The death penalty is on trial in Texas next week. A string of wrongful convictions has left some concerned that the state's harsh system may be unconstitutional. According to the Huffington Post, 139 people have been exonerated in the U.S. since 1976, twelve of whom were on death row in Texas. Meanwhile, 70 percent of those actually executed in Texas have been minorities.

The potentially faulty Texas system made headlines earlier this month when the state's Innocence Project used DNA tests to prove that a strand of hair used to convict Claude Jones, who was executed in 2000 for murder, did not actually belong to him. More recently, The Wire picked up on the discussion surrounding former Supreme Court Justice John Paul Stevens' assessment that the American death penalty in general is discriminatory and inconsistent. The discussion continues as bloggers and columnists analyze the implications of fatal errors:

  • The Death Penalty is 'a Dark Ages Relic'  After the Innocence Project proved Claude Jones had been convicted based on false evidence, Daily Kos's Meteor Blades expresses disgust in the death penalty's sloppiness. "The United States continues to employ the racist, classist death penalty. It is not a deterrent. It is a Dark Ages relic reflecting a unwillingness to overcome the instincts of our reptile brains with civilized behavior the way most of the other developed democracies on the planet have seen fit to do."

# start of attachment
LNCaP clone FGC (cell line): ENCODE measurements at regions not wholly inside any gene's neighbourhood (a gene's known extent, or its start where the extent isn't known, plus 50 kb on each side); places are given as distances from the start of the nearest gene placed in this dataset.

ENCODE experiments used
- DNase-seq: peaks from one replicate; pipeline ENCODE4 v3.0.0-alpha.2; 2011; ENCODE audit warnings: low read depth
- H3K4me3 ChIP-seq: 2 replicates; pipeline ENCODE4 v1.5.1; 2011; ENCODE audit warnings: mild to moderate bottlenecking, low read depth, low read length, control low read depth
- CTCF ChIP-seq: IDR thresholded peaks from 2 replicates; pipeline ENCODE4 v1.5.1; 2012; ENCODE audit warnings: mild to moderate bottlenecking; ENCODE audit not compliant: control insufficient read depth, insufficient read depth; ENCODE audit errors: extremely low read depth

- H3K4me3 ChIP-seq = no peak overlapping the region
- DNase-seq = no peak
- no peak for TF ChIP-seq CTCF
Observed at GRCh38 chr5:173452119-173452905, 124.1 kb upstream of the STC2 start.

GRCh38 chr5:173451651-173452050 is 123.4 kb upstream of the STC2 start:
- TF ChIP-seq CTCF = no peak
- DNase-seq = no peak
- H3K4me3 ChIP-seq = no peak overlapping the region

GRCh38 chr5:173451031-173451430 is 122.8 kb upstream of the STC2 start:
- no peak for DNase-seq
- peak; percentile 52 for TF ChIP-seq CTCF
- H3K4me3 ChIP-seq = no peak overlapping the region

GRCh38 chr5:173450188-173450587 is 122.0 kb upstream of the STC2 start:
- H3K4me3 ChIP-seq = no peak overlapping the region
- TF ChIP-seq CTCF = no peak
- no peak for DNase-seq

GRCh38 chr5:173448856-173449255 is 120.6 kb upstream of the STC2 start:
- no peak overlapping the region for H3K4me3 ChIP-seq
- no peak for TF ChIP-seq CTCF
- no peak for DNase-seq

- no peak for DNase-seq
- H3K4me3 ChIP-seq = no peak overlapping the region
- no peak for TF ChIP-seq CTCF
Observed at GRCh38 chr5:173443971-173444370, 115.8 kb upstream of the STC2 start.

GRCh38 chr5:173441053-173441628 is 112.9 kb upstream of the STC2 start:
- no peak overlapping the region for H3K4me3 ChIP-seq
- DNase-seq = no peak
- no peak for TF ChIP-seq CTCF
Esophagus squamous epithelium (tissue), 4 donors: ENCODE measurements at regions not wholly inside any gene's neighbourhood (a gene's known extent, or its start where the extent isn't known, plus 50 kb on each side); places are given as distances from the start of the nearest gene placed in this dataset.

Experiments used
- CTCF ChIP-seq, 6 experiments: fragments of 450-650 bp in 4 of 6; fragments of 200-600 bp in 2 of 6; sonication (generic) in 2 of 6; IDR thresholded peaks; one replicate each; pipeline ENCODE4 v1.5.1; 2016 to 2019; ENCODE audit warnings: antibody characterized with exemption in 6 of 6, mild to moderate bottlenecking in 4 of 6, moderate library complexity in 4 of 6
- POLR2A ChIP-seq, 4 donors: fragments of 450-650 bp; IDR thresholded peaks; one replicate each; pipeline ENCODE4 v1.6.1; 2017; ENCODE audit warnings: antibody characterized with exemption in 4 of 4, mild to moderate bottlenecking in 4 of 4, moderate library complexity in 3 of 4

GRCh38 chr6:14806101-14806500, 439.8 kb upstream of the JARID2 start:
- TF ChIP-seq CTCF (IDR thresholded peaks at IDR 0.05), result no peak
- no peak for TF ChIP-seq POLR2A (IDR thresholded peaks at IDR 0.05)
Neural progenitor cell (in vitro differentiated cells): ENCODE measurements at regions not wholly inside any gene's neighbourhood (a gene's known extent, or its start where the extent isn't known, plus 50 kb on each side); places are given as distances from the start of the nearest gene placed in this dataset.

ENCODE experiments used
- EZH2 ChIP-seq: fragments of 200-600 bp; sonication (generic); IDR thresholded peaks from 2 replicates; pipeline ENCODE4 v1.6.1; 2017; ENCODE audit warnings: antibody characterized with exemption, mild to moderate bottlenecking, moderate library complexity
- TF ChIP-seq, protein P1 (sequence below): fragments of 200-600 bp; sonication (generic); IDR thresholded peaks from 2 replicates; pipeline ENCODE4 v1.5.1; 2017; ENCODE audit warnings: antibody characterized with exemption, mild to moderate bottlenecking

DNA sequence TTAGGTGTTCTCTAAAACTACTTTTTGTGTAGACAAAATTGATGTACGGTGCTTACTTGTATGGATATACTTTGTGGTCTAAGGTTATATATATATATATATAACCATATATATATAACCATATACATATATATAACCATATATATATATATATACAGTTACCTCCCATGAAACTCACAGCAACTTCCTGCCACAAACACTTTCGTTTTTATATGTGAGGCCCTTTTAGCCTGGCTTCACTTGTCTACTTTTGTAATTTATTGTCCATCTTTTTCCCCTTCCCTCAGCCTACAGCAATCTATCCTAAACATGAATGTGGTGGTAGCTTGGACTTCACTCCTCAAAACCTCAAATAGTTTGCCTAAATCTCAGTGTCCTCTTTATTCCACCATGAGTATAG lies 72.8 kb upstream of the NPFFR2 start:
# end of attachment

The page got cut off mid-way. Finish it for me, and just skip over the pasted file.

• 'You Can't Reverse a Death Sentence'  Doug Mataconis at Outside the Beltway thinks the high incidence of wrongful executions in Texas, particularly those recently brought to light, "ought to give any death penalty supporter pause." He writes: "it's one thing, though, to discover that a man who has been sitting in prison for twenty years is innocent. It is quite another to discover that someone who was put to death six years ago is innocent, or that one you put to death a decade ago may have been innocent. You can free an innocent man, you can't reverse a death sentence."
  • There's Enough Evidence Against the Death Penalty  Nitasha Tikuat Daily Intel points out that "it's unsurprising that a challenge to the constitutionality of the death penalty would come from a defense team whose client is trying to avoid it." Yet, despite "strong public support in Texas behind capital punishment," Tiku says recent evidence, including the revelations in the Claude Jones case and state government commissions acknowledging the risk of convicting innocent people, suggest to many there is a good chance the death penalty will be deemed unconstitutional.
  • We Shouldn't Accept Wrongful Executions  An editorial in Thursday's Dallas Morning News reverts back to Justice Stevens' assessment of the American death penalty and his way of mentioning the "'execution of innocents' as if a given." The editorial suggests that "perhaps that, more than anything, has caused prominent Texans, from a former governor to former prosecutors, to adjust adjust their thinking, as has Stevens, and advocate a saner justice system that guards against a flawed by irrevocable sentence."
  • Not Everyone Is Moved by the Claude Jones Case  Greg Gutfield at Andrew Breitbart's Big Hollywood points out that Claude Jones was, indeed, at the scene of the crime in question and had carried out violent crimes in the past. "Jones was a brutal, career criminal, who--while serving a 21-year jail sentence, set fire to his cellmate, killing him," Gutfield writes. "Even though a lot of people are making hay about this DNA finding--life's too short for me to care if the court messed up."